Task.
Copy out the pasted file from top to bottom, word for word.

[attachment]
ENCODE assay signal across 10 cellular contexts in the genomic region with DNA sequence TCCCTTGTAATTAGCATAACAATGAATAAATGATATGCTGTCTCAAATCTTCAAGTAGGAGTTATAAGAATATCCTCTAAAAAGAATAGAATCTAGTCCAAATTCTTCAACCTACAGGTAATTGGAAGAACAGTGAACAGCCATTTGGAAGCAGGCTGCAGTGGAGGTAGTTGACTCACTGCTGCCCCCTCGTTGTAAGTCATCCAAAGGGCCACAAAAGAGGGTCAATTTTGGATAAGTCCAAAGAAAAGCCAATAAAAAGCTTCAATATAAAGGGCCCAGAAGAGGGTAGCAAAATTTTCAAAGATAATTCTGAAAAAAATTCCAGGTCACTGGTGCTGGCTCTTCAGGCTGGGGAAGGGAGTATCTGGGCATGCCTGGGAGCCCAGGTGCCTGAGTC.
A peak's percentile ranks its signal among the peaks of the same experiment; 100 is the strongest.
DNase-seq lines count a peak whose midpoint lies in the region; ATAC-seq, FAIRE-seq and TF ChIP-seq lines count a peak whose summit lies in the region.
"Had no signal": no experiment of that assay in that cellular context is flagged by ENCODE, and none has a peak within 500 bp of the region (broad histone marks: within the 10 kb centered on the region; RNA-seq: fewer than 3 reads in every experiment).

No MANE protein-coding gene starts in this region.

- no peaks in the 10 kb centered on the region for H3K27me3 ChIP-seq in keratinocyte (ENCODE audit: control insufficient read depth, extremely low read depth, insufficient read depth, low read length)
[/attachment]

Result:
ENCODE assay signal across 10 cellular contexts in the genomic region with DNA sequence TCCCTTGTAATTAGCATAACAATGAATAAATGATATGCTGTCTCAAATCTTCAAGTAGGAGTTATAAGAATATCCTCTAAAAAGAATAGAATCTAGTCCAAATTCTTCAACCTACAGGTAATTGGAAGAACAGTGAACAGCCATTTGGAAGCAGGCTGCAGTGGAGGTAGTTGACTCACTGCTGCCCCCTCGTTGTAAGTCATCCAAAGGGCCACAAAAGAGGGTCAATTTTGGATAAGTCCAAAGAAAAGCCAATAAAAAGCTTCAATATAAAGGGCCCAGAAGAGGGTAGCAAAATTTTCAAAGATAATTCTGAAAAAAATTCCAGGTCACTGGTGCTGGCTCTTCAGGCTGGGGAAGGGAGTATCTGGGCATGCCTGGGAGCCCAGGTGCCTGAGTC.
A peak's percentile ranks its signal among the peaks of the same experiment; 100 is the strongest.
DNase-seq lines count a peak whose midpoint lies in the region; ATAC-seq, FAIRE-seq and TF ChIP-seq lines count a peak whose summit lies in the region.
"Had no signal": no experiment of that assay in that cellular context is flagged by ENCODE, and none has a peak within 500 bp of the region (broad histone marks: within the 10 kb centered on the region; RNA-seq: fewer than 3 reads in every experiment).

No MANE protein-coding gene starts in this region.

- no peaks in the 10 kb centered on the region for H3K27me3 ChIP-seq in keratinocyte (ENCODE audit: control insufficient read depth, extremely low read depth, insufficient read depth, low read length)